MORE than one in seven of Scotland’s shops are empty, in a third of the country’s top towns seven out of 10 of empty retail premises have been vacant for a year or more, and Aberdeenshire includes towns that are the worst and the least hit by shop closures.
A major report by Stirling University’s Institute of Retail Studies and the Local Data Company on Scotland’s top 100 cities and towns also showed that just one in 20 of the towns had a shops vacancy rate of 5% or less while in one in five of the areas the rate was 20% or higher.
Aberdeenshire emerged as an area of shop utilisation extremes. Banff and Huntly were the worst hit by vacancies, in both towns more than 30% of shops are not being used. In stark contrast Inverurie has the lowest vacancy rate at 2%.
Among Scotland’s cities Inverness has the highest vacancy rate at 18%.
The study also detailed what the project’s partners call the BMGC (Booze, Money, Gambling & Charity) index. The figure shows what proportion of a town’s retail space it taken up by the combination of off-sales outlets, payday loan shops, cheque clearance outlets and pawnbrokers, bookmakers and charity shops.
On average, BMCG units accounted for 6.7% of retail outlets in the towns covered in the Insitute of Retail Studies / Local Data Company report.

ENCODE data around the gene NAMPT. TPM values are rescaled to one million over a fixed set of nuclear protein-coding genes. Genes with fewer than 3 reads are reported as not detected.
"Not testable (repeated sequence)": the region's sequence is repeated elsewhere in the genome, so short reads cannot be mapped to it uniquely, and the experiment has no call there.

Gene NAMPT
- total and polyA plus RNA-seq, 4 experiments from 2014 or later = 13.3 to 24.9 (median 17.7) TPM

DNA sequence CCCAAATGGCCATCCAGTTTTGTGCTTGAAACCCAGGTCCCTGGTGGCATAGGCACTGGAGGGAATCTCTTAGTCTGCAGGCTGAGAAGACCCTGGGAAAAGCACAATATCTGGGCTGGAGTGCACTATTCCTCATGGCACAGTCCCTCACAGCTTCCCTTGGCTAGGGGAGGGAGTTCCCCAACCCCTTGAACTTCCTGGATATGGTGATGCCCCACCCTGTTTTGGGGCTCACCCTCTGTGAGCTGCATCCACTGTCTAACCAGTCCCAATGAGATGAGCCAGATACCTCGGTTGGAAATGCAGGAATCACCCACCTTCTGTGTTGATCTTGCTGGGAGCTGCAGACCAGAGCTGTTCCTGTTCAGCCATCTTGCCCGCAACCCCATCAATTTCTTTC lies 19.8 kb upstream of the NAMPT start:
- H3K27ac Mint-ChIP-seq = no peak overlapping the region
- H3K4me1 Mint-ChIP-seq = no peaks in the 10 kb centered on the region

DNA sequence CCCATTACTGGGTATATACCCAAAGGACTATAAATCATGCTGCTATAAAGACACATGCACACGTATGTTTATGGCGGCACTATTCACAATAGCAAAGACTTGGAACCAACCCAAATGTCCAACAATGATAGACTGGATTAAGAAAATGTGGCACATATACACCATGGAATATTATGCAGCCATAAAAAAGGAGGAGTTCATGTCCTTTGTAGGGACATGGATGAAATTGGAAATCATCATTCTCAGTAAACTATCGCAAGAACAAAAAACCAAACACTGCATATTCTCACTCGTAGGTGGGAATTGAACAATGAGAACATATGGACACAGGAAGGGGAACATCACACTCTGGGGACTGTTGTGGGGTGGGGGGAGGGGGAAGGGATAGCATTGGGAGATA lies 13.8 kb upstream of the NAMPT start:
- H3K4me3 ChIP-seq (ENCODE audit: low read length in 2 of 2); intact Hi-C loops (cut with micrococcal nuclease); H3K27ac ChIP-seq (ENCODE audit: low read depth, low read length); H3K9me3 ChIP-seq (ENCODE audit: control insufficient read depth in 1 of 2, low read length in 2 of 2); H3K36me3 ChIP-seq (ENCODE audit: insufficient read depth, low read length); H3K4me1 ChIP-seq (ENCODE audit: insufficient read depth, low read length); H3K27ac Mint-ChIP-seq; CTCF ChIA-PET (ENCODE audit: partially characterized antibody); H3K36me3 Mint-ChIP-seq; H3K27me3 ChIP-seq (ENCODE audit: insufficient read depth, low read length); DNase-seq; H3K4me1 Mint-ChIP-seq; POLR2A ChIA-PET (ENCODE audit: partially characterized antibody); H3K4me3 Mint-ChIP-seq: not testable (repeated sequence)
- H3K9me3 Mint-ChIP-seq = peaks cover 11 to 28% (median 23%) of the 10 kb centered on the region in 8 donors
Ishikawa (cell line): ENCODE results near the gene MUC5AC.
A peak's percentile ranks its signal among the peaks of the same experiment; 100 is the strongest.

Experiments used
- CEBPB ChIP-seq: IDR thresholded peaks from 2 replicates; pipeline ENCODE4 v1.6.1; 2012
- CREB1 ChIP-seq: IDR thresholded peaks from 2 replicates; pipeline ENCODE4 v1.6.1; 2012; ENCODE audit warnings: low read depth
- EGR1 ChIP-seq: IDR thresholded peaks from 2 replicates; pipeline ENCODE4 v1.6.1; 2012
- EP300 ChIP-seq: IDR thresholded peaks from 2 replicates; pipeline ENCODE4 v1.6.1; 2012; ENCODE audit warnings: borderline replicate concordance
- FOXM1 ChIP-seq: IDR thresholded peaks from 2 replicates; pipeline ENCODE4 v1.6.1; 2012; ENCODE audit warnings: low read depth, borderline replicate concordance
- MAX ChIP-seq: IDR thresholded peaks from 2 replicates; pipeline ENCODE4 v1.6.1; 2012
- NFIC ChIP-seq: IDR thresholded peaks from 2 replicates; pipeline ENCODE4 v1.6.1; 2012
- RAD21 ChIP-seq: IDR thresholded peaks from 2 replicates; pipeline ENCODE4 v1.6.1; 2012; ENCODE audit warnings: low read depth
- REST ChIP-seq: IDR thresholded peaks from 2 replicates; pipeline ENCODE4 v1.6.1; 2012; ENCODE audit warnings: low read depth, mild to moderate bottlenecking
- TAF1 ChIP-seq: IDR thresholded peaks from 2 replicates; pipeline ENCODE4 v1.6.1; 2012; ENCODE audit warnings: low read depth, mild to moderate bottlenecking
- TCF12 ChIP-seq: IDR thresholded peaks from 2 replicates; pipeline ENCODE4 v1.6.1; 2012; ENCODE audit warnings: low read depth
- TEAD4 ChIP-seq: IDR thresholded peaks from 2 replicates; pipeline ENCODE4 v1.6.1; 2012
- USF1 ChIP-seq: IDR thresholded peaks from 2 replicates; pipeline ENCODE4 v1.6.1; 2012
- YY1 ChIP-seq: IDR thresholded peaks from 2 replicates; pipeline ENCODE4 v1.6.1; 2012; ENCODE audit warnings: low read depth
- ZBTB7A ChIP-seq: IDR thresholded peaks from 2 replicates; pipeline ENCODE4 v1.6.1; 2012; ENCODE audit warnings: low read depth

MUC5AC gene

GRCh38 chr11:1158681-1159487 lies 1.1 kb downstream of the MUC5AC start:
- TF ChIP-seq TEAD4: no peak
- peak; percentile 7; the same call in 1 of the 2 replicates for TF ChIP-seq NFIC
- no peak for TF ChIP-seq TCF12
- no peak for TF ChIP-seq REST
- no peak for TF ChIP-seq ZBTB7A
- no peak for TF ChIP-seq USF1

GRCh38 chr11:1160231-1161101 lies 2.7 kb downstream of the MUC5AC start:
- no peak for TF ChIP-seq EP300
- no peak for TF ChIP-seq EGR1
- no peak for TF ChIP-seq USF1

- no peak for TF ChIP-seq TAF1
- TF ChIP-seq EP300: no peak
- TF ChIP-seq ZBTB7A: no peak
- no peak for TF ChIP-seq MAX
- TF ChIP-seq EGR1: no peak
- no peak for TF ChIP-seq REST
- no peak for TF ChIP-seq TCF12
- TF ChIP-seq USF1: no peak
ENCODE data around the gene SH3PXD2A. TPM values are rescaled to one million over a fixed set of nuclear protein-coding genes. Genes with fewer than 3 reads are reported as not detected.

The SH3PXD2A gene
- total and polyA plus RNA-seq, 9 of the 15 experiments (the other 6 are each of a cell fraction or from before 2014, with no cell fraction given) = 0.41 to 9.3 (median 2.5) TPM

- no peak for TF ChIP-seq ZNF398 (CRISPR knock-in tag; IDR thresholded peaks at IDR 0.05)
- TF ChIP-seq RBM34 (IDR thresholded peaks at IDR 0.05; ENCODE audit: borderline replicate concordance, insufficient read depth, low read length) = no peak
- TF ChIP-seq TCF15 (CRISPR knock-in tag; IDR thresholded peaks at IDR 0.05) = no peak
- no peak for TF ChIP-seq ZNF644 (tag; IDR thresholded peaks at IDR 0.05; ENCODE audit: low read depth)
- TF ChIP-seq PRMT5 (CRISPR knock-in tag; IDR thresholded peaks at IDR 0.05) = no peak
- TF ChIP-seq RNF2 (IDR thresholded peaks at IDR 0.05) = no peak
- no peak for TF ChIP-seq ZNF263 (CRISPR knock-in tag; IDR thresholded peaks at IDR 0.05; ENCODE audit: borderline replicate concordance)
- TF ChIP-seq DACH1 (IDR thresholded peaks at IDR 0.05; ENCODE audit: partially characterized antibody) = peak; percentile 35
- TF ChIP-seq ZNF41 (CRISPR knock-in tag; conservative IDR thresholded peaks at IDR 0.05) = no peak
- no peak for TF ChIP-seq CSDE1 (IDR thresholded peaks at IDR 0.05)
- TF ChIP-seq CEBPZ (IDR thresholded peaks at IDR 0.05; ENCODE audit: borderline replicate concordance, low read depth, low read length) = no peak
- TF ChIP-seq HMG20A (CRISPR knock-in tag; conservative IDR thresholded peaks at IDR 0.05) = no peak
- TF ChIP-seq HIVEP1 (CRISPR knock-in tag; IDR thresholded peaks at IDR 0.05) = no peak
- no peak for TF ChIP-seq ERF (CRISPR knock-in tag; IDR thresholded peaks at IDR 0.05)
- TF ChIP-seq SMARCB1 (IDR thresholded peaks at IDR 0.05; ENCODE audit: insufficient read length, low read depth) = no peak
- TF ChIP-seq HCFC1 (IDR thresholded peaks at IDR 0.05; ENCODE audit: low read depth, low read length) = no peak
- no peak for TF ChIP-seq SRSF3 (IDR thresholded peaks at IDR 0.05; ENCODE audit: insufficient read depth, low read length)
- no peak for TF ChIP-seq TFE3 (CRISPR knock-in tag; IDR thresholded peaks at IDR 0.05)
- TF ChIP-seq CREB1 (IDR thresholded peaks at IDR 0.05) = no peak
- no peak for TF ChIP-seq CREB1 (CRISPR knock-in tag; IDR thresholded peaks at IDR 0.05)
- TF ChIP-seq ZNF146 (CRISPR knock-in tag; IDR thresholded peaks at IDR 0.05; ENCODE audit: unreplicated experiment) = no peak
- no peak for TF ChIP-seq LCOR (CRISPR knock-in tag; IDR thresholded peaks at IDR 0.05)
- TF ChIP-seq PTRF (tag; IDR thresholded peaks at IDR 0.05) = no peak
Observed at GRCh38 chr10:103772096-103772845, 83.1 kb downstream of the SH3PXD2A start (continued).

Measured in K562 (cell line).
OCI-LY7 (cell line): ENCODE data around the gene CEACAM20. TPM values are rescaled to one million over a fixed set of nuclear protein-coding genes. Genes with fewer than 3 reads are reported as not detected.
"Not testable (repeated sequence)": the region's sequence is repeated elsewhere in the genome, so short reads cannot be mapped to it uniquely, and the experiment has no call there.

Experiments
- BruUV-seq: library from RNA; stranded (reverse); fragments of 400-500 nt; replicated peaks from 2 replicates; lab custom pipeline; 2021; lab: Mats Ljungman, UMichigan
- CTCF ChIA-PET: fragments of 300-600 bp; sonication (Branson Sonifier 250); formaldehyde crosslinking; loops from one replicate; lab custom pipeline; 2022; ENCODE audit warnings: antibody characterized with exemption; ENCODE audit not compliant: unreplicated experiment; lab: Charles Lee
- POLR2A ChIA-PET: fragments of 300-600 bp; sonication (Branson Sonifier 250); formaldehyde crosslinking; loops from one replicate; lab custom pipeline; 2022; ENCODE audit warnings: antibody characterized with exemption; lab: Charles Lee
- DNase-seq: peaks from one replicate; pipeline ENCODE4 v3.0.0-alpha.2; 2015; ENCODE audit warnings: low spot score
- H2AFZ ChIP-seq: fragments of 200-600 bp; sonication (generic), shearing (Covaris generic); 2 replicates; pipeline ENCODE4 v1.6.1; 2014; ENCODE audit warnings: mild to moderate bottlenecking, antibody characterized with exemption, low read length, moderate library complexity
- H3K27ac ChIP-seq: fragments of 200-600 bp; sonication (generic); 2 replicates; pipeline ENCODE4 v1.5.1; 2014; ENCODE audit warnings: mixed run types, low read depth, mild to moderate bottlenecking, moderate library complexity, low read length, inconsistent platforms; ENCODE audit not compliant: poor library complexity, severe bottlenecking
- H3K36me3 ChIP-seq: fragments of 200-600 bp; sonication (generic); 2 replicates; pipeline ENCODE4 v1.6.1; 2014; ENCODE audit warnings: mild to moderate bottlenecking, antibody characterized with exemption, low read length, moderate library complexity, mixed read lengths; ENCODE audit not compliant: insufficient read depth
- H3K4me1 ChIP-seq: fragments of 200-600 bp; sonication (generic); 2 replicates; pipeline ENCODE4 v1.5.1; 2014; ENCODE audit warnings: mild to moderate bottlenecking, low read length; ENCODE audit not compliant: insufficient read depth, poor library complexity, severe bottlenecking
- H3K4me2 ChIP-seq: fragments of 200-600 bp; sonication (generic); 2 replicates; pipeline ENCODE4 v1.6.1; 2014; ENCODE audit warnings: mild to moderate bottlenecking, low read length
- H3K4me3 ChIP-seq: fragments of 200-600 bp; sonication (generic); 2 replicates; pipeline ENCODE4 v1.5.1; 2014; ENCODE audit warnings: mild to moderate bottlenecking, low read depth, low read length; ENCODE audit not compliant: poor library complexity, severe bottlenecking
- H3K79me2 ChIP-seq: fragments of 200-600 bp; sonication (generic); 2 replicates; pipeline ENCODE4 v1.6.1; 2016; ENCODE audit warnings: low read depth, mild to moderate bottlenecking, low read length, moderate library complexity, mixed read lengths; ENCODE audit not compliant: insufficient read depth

Musselburgh, Callander, Dalkeith, Greenock and Airdrie all had BMGC scores of 10 or more. Aberdeen had the highest BMGC index value of the cities at 4.73.
Gourock was shown to have the highest proportion of independent shops. Independent businesses accounted for 85% of the total outlets in the town. Gretna and Livingston had the lowest proportion of independent shops at 6% and 13% respectively.
Ayr and Paisley were found to have the greatest retail diversity.
Glasgow was described as Scotland’s premier shopping city, with more than 5,000 shops.
Professor Leigh Sparks, from the Institute of Retail Studies, said: “We are living in interesting times for Scotland’s towns and cities. Structural change in retailing is transforming what we think about shops and shopping and how we carry out these activities.
“This report shows that despite concerns, retailing is still a fundamentally important and numerically and economically significant component of Scotland’s cities and towns. But there is considerable variation in the significance of, and make-up of, the retail mix across Scotland’s towns and cities.”